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How voice recognition technology can transform customer experience in Australia
Wed, 27th Mar 2024

Speech and voice recognition technologies have gained interest in Australia in recent years. The demand for speech recognition technology is also growing across industries, including banking, retail, and healthcare. Statista predicts that the speech recognition market in Australia and Oceania will hit US$225.90 million in 2024, with an annual growth rate of 14.80%.

Although speech and voice recognition might seem interchangeable, there's a key distinction between them. Both leverage similar underlying technology, enabling computers to analyse analogue sound digitally, but they serve different purposes.
Simply put, speech recognition allows computers to receive and interpret verbal commands from any user, whilst voice recognition customises the interface to a specific user's voice. This distinction is crucial, especially for security purposes. By only responding to authorised users' voice commands, voice recognition protects against potential system breaches.

The convenience of voice recognition technology helps enable a seamless customer experience. User interfaces also evolve rapidly, demanding companies adapt to meet customers' expectations for convenience, efficiency, and security.

How does voice recognition work?

At its core, speech recognition converts sound into a digital signal that a computer can analyse to identify specific sounds and words and guess their meaning. This enables customers to interact with automated systems to address their needs until human assistance becomes available.

Voice recognition goes a step further. To set up a voice recognition system, users provide multiple voice samples to create a profile or template. These samples encompass various voice tones and volumes.

Using this profile, the computer distinguishes between recognised users and unknown individuals. Voice recognition can also enhance accuracy by accounting for the unique characteristics of a user's speech patterns.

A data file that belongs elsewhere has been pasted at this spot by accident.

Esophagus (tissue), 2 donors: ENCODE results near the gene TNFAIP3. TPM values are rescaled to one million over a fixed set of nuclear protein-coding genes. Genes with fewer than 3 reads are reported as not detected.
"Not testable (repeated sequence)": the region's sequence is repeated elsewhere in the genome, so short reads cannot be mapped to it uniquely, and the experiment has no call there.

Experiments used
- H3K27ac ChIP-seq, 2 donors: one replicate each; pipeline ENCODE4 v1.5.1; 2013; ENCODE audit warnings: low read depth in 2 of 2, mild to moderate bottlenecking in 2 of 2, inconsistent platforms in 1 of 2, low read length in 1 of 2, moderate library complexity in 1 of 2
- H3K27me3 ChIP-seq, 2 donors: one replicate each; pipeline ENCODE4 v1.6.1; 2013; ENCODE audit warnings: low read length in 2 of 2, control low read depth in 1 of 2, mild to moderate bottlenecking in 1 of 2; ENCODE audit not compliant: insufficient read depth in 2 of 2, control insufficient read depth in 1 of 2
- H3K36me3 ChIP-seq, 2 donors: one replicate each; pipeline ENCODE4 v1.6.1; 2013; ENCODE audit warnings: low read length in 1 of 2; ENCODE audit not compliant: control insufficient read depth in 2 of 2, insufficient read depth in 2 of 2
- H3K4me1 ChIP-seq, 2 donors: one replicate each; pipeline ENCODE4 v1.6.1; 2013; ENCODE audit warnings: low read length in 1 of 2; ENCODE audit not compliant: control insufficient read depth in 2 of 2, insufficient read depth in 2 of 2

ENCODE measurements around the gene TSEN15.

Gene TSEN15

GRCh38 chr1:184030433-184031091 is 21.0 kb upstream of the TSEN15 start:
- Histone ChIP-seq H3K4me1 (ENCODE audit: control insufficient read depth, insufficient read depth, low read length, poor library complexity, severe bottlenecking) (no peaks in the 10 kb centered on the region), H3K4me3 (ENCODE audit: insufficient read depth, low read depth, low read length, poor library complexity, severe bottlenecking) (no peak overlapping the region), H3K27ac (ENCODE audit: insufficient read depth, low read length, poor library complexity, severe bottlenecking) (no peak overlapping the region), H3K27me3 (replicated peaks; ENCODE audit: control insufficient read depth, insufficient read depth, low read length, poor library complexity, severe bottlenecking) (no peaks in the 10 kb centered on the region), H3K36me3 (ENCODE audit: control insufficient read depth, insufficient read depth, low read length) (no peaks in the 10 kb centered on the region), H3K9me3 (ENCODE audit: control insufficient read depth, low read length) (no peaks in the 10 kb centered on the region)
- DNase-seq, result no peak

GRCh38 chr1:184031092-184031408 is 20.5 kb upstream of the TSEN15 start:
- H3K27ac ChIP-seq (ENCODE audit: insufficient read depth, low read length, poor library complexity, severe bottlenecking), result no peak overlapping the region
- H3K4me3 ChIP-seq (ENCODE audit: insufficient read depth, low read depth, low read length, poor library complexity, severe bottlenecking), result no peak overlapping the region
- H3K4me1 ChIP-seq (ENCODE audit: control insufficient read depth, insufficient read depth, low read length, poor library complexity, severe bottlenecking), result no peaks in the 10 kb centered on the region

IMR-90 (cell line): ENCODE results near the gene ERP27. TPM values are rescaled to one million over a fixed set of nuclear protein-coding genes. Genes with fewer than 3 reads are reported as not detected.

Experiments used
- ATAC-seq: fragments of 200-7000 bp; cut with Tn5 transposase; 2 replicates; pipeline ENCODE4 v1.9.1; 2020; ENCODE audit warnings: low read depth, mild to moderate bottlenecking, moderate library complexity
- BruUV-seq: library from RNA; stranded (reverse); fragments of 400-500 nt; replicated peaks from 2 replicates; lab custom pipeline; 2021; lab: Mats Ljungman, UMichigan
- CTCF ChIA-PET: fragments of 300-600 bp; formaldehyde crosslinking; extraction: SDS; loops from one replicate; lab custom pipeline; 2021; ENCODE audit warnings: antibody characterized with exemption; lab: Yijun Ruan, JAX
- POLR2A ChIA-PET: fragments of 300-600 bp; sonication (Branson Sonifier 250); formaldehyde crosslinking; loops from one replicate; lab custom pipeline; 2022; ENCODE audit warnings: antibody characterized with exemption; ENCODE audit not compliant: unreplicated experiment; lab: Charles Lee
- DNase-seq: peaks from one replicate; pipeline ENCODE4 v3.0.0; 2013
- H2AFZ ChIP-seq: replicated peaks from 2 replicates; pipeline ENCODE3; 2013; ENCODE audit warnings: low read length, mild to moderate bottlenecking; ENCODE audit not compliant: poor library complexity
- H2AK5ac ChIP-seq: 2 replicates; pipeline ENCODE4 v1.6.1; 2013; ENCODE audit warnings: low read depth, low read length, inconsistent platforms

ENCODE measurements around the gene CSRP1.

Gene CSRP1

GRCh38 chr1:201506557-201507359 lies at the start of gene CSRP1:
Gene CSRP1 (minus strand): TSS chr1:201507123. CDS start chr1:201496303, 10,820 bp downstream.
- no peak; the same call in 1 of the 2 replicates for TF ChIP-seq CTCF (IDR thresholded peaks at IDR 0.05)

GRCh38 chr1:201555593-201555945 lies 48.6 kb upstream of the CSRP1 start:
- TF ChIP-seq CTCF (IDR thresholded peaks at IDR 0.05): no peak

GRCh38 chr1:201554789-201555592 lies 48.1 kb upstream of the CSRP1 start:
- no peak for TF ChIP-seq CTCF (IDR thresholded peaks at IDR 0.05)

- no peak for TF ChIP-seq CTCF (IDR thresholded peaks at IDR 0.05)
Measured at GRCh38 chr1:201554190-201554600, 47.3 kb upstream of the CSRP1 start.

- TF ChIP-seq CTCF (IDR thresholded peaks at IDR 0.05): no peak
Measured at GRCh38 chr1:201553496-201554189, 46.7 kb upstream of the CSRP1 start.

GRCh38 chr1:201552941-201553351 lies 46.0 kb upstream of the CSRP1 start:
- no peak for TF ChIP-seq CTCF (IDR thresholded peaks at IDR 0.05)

How voice recognition is changing the way we interact online

Customers increasingly prioritise convenience. And what could be more convenient than using your voice to surf the web, place orders, or receive technical support? Voice recognition offers users a natural and intuitive way to interact with technology.

Four use cases for voice recognition

Voice recognition technology has diverse applications that can benefit Australian businesses:

  • Biometric security measures: Voice falsification of an authorised user is far more difficult than hackers discovering a password or stealing a phone used in two-factor authentication.
  • Transcriptions: Voice recognition can determine where a speaker's dialogue begins and ends to convert speech to text. It can even identify specific speakers in a conversation.
  • Accessibility: Real-time voice transcription can add closed captioning for individuals with a hearing impairment, making virtual events more accessible.
  • Customer service: Voice recognition can enhance speech recognition as a personalised digital assistant. For instance, a site visitor can use a chatbot to pull up account information or recall past interactions. Based on the individual's voice, the technology can offer personalised product recommendations, answer relevant questions, or even accept payments.

An example of a company that uses speech recognition is Zendesk, a cloud-based customer service platform. Using Twilio's Speech Recognition API, Zendesk integrated interactive voice response (IVR) capabilities into its solutions, allowing its customers to provide seamless multichannel support and enabling a more efficient experience for customers and agents. Since launching its voice offering in 2011, Zendesk has gained the trust of an additional 4,000 companies in 40 different countries, with a 93% customer satisfaction rate.

Leveraging voice recognition for enhanced customer support

Replicating Zendesk's success with Speech Recognition API, Australian companies can implement voice recognition technology for real-time transcription, voice search, and IVR. These technologies allow customers to engage with an automated menu that directly addresses their needs.  

Additionally, voice and speech recognition offers personalised and intuitive interactions with technology, which can enhance security, accessibility, and customer service, making interactions seamless and user-centric. Australian organisations have the opportunity to harness this technology to streamline support processes, thereby enhancing customer satisfaction.